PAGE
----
Flowcrypt works as a desktop Firefox or Chrome extension and adds a ‘Secure Compose’ button to your Gmail’s interface. It encrypts your messages with industry-standard Pretty Good Privacy (PGP) encryption. Your recipient can use any email service provider as long as it supports PGP, but you will still need to share your private key for them to decrypt the message. Alternatively, you can set a password, but you will still need to share it with the recipient.

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Securemail Gmail encryption

SecureMail is another plugin that works similarly to Flowcrypt but was developed for Google Chrome users only. Once installed, you should see a lock icon next to Gmail’s ‘Compose’ button. Make sure to click on that icon before composing an email or you will send your sensitive information unencrypted.

With securemail, you’ll need to set up a password and a password hint for the recipient to decrypt your message. these should be shared with your recipient through other communication channels. the recipient will also need to be a secure mail user to decrypt your message.

Mailvelope Gmail encryption

This is another Chrome extension that offers PGP encryption, but this one might require more technical knowledge to set up.

If you used pgp encryption before and you already have your public and private keys, you can import them directly into mailvelope. if not, you will have to generate new ones. for encryption to work, you’ll need to share your public key with the recipient, as well as import the recipients’ public keys into the mailvelope’s keyring. You can share your public key with others by uploading it to a public key server such as the pgp global directory or the mit key server.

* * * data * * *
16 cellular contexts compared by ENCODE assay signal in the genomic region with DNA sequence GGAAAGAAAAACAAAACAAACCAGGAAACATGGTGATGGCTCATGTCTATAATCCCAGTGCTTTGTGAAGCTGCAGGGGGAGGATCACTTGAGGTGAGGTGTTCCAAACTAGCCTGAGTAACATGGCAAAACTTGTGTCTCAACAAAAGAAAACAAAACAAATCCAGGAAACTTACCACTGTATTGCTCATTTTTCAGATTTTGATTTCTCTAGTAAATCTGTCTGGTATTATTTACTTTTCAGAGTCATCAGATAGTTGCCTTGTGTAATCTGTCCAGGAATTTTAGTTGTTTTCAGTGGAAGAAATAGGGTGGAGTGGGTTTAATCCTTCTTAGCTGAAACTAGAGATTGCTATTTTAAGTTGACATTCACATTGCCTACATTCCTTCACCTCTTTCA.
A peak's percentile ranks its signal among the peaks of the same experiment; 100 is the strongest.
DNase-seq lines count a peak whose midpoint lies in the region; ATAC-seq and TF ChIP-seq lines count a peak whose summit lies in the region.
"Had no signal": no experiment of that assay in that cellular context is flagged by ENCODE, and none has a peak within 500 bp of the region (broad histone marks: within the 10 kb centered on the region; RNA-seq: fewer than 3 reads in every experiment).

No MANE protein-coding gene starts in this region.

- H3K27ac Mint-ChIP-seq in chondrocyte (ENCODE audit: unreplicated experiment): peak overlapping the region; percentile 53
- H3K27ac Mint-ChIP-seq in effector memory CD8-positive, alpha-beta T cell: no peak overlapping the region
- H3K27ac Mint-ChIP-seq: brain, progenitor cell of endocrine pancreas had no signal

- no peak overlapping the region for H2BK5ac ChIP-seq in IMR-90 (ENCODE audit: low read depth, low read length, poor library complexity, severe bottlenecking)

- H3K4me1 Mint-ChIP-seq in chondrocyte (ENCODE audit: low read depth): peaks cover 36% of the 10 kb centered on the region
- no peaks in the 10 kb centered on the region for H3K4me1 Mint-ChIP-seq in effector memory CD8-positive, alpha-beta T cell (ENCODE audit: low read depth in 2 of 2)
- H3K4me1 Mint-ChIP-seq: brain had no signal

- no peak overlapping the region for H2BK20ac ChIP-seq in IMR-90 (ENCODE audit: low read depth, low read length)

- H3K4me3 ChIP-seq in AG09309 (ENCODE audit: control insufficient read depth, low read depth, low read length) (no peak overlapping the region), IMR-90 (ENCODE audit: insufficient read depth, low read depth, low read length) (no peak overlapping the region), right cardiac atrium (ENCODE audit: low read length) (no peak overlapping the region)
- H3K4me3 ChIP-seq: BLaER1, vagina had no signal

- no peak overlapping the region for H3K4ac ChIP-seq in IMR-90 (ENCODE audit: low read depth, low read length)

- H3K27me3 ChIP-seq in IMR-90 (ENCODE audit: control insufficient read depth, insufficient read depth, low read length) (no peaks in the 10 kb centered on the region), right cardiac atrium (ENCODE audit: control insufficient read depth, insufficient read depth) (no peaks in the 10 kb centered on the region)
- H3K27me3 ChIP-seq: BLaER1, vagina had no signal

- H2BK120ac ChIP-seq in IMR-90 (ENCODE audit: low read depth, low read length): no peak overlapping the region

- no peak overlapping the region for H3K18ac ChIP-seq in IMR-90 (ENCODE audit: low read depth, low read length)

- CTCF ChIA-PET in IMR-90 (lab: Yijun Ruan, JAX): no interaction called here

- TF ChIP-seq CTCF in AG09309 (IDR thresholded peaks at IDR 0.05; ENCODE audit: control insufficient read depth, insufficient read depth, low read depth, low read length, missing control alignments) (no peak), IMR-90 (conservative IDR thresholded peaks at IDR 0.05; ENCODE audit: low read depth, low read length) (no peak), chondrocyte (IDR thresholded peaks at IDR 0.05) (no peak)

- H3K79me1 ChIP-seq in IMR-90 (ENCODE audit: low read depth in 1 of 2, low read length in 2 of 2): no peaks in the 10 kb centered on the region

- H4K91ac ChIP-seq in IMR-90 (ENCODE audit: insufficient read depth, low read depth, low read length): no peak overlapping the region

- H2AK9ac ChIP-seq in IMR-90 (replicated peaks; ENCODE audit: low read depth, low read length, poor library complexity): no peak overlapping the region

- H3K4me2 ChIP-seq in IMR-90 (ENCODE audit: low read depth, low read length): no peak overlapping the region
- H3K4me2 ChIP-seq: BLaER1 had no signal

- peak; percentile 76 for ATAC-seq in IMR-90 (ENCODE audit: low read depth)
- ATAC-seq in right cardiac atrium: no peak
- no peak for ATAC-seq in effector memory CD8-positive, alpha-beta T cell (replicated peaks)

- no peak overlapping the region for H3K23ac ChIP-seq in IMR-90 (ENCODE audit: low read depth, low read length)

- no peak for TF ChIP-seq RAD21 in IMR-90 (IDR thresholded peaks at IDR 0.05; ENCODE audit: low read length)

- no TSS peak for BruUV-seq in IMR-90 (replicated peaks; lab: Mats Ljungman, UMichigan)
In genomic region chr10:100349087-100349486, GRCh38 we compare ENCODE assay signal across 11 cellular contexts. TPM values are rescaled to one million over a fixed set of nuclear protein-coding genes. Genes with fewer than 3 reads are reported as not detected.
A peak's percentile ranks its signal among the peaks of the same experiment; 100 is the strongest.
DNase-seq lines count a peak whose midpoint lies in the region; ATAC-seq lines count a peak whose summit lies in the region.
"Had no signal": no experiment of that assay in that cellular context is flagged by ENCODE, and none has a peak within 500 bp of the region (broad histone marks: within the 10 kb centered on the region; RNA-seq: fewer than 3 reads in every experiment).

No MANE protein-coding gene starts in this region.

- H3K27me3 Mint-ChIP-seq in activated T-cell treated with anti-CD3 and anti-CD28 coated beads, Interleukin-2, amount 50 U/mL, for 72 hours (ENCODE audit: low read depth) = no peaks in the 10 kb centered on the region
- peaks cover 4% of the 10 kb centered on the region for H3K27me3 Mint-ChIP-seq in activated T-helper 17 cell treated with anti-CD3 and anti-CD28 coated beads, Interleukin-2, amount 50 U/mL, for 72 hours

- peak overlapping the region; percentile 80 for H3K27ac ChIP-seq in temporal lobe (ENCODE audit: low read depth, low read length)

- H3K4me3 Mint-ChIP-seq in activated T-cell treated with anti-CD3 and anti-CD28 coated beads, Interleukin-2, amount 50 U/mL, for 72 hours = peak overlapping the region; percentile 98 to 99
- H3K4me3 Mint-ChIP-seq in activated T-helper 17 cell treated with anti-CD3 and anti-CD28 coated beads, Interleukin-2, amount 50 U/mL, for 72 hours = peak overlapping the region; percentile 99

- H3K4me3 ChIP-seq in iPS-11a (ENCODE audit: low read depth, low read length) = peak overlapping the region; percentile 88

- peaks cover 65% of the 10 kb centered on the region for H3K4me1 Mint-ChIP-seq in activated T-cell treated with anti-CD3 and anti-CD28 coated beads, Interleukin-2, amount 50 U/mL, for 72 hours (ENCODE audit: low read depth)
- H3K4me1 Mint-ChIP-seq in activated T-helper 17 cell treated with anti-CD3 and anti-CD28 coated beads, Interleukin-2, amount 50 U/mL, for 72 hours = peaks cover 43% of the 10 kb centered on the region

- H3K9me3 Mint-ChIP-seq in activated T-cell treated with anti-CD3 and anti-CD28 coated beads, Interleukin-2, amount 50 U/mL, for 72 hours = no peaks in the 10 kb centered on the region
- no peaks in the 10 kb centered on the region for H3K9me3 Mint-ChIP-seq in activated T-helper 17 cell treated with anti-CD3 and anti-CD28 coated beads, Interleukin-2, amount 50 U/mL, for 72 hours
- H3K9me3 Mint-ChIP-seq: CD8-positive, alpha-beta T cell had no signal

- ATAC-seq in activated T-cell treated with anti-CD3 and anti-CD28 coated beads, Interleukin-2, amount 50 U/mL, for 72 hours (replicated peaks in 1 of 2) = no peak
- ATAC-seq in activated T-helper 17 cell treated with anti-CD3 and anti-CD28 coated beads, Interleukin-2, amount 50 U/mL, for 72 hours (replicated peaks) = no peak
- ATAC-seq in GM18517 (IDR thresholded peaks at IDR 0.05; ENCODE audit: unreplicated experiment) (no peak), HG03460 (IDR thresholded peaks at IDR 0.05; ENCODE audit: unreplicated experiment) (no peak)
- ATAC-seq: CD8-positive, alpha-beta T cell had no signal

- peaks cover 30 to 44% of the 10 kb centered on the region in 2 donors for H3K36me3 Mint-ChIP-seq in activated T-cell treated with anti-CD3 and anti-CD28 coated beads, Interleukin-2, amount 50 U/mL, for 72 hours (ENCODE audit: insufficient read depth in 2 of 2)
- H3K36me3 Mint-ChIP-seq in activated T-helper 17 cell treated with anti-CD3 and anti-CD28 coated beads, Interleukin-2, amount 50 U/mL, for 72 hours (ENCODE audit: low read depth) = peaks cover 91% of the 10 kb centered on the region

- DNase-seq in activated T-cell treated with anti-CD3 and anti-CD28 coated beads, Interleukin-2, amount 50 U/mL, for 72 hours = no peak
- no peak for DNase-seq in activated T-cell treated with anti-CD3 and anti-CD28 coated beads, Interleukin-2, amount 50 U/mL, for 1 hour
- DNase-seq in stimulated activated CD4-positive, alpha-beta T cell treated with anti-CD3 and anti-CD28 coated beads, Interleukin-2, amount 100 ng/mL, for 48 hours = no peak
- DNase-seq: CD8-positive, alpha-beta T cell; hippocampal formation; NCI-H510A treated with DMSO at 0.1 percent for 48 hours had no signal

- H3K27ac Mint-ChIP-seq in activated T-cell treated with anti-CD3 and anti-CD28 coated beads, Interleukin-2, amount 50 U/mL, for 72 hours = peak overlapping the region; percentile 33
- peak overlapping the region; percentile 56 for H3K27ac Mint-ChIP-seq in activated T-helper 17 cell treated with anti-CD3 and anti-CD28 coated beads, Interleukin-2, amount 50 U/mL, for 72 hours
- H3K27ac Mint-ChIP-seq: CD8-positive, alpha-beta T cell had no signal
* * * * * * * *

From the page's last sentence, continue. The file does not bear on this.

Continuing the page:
Once you’re set up, you can start composing your encrypted messages. mailvelope will create a button next to the gmail ‘compose’ button. once you click on it, a new window will appear. compose your message and then click ‘encrypt’. choose the recipient and transfer the encrypted text to gmail. mailvelope gives you end-to-end encryption, which means that no one snooping on your traffic, not even google, will be able to read your messages.

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You can also try other plugins like enigmail, gpgtools and gnu privacy guard.

Unfortunately, none of the options discussed above offer a perfect solution if you are concerned about your privacy. tls and s/mime encryption standards do not guarantee 100% security. third-party plugins aren’t user-friendly, add extra steps to the email sending process, and don’t encrypt emails composed on a mobile device.

To send truly secure emails, you should look for a privacy-oriented email provider that:

  • has end-to-end encryption, which means that your message will be encrypted at the time you compose it and can only be decrypted by the intended recipient. (Google promised to implement end-to-end encryption in 2014, but since then the project has not been developed);
  • keeps your messages encrypted even if you send them to someone who uses a different email service provider;
  • has a zero-knowledge policy so that not even your employees can see your encryption keys;
  • encrypts not only your message, but also your attachments;
  • offers ‘additional email accounts‘ for total anonymity.

click here to see the best gmail alternatives for your privacy and security.